The Toronto Maple Leafs handling of Mikhail Grabovski in Tuesday night's game at Boston once again brought into question the National Hockey League's concussion protocol .
After being hit by the 6-foot-9 Boston Bruins defenceman Zdeno Chara, Grabovski fell to the ice, struggled to get up, collapsed, got back on his skates, staggered backward, recovered and struggled to get to the bench. The scene appeared disturbingly reminiscent of Pittsburgh captain Sidney Crosby's struggles after being hit by Washington's David Steckel in the Winter Classic on New Year's Day. When Crosby succumbed to concussion five days later, after again being hit in the head on Jan. 5, he triggered a now raging debate about the league's ability to recognize and react to concussions.
Grabovski took two hits to the head on checks by Chara in Tuesday's game. After the second hit, he was administered smelling salts and allowed to take his next shift. He would go on to score the winning goal later in the third period.
"When I see injuries that occur when players sustain heavy hits to the head or body and have signs that are externally exhibited, signs of the inability to co-ordinate, slowness to get up, those guys have to be evaluated medically, not just tapped on the shoulder, asked if they are okay and they say they're good to go," said Dr. Paul Echlin, a sports medicine physician from London, Ont., who studies concussions. "That is antiquated."
In Boston, the Maple Leafs did not have a team physician with them. Leafs general manager Brian Burke said Grabovski was examined and questioned at the bench by trainer Andy Playter, who determined he did not suffer a concussion.
"[Playter]went right to Grabbo [Grabovski]and said, 'How are you?' He had total recall, he said the puck hit the crossbar, like total recall on the situation. No blackout, no loss of memory, no dizziness, no nausea," Burke told Toronto radio station Sportsnet the Fan 590. "And so the trainer said to him, 'Are you good to go?' and he said, yeah, he got it in the jaw. He said he just got it in the jaw and was disoriented. No symptoms."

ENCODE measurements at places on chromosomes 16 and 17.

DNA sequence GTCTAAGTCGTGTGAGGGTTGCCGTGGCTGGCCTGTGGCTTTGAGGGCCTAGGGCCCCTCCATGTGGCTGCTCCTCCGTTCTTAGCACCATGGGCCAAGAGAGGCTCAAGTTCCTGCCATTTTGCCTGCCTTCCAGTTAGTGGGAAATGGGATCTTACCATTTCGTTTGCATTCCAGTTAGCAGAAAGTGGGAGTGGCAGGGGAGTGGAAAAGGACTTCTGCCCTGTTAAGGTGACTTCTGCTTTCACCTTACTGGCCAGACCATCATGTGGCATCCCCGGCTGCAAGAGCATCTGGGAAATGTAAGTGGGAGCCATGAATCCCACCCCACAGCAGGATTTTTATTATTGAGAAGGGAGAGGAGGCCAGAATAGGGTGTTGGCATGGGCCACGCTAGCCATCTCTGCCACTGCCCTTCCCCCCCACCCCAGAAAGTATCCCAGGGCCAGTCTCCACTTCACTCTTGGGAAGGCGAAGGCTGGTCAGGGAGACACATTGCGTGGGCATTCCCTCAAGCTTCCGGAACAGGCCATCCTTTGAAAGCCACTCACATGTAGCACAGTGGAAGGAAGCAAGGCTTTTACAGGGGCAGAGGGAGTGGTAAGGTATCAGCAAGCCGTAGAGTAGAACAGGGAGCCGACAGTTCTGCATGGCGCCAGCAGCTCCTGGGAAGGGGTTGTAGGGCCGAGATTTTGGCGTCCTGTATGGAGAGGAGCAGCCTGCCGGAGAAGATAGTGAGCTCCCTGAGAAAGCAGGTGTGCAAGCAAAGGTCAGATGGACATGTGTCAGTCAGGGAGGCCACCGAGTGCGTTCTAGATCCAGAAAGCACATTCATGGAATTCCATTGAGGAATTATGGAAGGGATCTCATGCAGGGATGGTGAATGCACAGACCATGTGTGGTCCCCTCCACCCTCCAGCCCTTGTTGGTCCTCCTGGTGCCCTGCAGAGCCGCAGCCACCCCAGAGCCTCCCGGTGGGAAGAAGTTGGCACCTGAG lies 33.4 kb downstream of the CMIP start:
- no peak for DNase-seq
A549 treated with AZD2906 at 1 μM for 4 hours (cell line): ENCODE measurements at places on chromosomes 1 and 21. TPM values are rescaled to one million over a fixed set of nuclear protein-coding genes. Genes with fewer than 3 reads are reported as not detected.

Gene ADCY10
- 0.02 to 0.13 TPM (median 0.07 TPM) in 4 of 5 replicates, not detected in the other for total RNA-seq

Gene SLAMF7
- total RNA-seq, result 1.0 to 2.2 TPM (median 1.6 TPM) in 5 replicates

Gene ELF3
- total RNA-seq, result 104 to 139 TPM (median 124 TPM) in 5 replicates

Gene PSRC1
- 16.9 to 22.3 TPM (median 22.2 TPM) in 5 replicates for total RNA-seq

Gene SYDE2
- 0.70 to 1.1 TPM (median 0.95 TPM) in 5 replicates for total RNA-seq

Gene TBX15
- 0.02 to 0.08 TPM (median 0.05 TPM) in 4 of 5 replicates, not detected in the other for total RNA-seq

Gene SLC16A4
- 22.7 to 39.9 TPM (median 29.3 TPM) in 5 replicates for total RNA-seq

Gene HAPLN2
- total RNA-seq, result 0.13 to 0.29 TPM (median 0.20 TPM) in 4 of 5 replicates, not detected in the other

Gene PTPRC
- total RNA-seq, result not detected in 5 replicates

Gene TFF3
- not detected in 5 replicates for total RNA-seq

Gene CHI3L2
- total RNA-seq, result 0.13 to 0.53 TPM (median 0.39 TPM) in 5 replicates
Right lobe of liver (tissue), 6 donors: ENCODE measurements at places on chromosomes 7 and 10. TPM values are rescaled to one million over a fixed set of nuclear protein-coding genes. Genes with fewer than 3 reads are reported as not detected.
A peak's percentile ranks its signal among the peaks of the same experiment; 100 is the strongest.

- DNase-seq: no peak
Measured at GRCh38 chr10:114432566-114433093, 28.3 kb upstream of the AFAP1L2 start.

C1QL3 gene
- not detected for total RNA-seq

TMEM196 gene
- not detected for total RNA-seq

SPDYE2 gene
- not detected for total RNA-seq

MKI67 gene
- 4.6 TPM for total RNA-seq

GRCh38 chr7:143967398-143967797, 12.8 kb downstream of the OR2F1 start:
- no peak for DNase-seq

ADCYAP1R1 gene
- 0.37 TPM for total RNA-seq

The Maple Leafs refused to make either Player or Grabovski available for comment prior to their game in Buffalo on Wednesday night.
Former NHL player Keith Primeau, who was forced to retired from the NHL in 2005 at the age of 33 after his fourth concussion, said it is common for players to lie about their symptoms in order to get back on the ice. Primeau, who now works to educate young players about concussions through his non-profit group Play It Cool, said he was often in the same situation.
"I lived it," he said. "It doesn't make it right. I applaud his courage, I think we all applaud his courage, but at the same time there has to be greater awareness to the situation.
"In that moment, 100 per cent of the pressure is placed on the individual by themselves. It is their desire and their intent to get back out and play."
Primeau said he was surprised Grabovski was allowed to play after the first hit and the fact he did not miss a shift after the second hit made him "even more unsettled." This was echoed by Dr. Richard Wennberg, a neurologist and concussion expert at the University of Toronto, who studied video of both hits. He is also a consultant to the NHL Players' Association.
Dr. Wennberg said he could not criticize the immediate actions of the Leaf trainers because their view from the bench was not as good as a television close-up complete with replays. But he thought Grabovski should not have been allowed to continue playing.
"It was heroic in a sense, but it flies in the face of modern medical recommendations to be cautious," Dr. Wennberg said. "By medical definition, if someone can't get up off the ice after a hit because their balance is off, that is a concussion."
An NHL spokesman said the league is "comfortable" with its present protocol, although he added "it is constantly being reviewed."
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